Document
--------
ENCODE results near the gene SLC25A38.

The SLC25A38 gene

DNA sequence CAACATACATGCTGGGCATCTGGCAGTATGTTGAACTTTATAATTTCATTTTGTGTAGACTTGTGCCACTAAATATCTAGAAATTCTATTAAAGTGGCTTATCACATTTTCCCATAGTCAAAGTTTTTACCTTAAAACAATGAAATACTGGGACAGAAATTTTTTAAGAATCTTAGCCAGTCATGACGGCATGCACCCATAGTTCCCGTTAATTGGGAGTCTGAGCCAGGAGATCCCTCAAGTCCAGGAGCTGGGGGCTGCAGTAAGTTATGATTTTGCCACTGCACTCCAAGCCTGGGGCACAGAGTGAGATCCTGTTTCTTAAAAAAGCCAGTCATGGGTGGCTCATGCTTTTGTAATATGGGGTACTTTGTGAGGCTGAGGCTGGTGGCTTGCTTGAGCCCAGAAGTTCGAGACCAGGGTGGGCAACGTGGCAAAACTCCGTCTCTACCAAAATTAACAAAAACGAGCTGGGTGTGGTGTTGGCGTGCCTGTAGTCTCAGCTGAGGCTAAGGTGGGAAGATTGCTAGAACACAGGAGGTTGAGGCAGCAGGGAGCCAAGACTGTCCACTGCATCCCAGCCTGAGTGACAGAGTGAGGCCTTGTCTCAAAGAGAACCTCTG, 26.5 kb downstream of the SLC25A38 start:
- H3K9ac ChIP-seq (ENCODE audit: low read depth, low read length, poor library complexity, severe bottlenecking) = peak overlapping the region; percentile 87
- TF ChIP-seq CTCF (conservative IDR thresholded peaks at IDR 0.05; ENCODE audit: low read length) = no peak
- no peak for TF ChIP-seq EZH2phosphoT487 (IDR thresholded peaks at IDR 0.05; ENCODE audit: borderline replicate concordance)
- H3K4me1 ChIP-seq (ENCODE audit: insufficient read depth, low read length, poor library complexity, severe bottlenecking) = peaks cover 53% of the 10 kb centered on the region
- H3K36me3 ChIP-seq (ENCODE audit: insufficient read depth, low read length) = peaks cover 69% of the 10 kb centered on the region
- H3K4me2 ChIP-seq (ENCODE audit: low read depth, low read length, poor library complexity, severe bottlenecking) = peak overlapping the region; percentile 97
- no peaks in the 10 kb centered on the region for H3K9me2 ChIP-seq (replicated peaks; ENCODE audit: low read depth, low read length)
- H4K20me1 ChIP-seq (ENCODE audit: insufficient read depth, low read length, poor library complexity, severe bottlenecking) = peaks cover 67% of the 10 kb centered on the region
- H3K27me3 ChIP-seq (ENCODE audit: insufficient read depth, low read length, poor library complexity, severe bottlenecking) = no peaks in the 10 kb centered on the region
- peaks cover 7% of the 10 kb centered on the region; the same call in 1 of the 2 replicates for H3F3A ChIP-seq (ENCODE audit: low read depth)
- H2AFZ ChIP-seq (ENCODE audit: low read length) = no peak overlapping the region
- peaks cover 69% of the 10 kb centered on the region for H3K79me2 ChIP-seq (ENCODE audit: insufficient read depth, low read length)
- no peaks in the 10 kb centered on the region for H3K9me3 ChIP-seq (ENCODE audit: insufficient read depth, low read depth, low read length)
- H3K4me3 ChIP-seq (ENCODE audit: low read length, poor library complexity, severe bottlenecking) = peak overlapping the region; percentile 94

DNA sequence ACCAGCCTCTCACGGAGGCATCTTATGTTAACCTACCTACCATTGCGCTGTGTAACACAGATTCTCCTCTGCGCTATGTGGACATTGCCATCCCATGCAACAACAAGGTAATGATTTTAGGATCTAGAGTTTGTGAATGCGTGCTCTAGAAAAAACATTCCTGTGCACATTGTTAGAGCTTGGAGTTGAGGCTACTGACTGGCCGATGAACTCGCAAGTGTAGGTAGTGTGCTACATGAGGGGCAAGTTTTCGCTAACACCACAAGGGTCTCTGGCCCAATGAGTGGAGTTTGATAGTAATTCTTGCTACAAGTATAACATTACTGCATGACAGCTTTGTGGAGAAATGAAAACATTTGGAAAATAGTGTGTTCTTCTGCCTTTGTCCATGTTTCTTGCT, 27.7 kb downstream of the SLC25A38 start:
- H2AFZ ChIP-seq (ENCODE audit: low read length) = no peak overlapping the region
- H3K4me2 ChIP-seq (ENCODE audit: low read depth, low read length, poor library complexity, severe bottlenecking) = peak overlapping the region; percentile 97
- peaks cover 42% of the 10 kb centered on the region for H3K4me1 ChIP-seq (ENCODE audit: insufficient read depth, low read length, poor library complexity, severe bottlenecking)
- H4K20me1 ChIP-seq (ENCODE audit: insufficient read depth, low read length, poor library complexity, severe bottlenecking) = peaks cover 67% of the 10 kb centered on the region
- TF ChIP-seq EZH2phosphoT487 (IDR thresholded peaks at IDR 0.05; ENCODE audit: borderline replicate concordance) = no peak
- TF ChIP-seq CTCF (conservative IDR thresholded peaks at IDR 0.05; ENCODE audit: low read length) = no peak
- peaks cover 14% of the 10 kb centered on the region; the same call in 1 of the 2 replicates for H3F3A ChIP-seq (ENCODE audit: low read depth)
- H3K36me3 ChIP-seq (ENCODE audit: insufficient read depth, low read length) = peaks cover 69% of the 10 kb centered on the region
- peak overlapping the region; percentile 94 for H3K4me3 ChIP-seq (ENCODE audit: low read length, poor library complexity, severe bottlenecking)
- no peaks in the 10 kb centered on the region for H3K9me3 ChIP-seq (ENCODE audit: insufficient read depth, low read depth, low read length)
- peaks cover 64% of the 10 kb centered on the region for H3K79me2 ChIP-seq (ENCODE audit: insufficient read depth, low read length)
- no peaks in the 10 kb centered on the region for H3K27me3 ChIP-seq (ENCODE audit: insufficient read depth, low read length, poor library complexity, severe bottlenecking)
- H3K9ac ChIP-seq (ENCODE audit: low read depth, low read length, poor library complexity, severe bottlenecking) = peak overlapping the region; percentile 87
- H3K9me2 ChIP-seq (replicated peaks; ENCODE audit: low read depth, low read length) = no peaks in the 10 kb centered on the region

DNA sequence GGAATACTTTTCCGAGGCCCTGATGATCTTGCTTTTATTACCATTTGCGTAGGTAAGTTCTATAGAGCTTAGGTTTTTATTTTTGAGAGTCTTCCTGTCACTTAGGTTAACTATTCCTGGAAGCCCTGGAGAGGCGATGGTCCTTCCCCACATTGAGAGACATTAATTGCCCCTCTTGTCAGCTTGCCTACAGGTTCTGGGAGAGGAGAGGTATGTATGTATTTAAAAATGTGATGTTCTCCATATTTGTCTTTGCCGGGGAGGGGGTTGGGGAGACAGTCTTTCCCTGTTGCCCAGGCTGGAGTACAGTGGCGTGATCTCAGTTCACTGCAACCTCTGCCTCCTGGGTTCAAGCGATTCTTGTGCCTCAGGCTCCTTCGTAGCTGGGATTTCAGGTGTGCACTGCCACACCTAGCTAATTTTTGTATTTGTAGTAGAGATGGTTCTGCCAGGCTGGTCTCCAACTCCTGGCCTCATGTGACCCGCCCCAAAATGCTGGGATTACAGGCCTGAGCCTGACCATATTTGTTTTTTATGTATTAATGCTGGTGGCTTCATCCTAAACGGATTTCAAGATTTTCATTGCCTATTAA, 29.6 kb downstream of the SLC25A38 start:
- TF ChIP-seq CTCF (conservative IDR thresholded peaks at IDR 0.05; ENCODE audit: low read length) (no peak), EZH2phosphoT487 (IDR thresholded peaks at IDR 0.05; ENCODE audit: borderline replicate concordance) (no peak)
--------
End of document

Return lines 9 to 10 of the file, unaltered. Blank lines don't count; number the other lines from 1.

- H3K4me2 ChIP-seq (ENCODE audit: low read depth, low read length, poor library complexity, severe bottlenecking) = peak overlapping the region; percentile 97
- no peaks in the 10 kb centered on the region for H3K9me2 ChIP-seq (replicated peaks; ENCODE audit: low read depth, low read length)